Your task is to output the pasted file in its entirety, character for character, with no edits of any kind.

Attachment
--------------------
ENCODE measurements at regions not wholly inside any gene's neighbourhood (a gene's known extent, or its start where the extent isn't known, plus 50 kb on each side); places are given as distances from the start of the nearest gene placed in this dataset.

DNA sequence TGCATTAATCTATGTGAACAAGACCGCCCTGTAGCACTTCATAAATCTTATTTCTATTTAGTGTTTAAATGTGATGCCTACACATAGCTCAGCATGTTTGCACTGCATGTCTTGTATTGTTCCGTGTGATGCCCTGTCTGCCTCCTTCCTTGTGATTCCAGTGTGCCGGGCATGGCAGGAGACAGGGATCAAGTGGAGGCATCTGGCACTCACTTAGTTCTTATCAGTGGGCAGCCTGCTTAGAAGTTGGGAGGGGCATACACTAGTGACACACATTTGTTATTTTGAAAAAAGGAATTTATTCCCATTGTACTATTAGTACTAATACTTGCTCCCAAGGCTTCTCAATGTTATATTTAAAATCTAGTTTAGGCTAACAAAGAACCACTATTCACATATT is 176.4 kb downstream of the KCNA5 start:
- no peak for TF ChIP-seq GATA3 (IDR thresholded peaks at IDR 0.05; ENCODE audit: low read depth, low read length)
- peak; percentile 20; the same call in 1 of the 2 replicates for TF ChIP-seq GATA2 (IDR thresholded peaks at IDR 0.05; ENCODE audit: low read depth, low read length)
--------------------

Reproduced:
ENCODE measurements at regions not wholly inside any gene's neighbourhood (a gene's known extent, or its start where the extent isn't known, plus 50 kb on each side); places are given as distances from the start of the nearest gene placed in this dataset.

DNA sequence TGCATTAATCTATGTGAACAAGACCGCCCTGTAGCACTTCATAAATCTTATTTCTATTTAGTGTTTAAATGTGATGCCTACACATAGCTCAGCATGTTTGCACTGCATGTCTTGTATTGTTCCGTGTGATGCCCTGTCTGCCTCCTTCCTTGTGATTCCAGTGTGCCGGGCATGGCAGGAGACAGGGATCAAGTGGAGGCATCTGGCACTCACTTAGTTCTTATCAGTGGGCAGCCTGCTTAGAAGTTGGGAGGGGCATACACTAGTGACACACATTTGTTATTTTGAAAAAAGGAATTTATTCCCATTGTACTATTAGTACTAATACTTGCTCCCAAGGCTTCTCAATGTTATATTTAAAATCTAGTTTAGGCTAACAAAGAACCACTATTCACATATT is 176.4 kb downstream of the KCNA5 start:
- no peak for TF ChIP-seq GATA3 (IDR thresholded peaks at IDR 0.05; ENCODE audit: low read depth, low read length)
- peak; percentile 20; the same call in 1 of the 2 replicates for TF ChIP-seq GATA2 (IDR thresholded peaks at IDR 0.05; ENCODE audit: low read depth, low read length)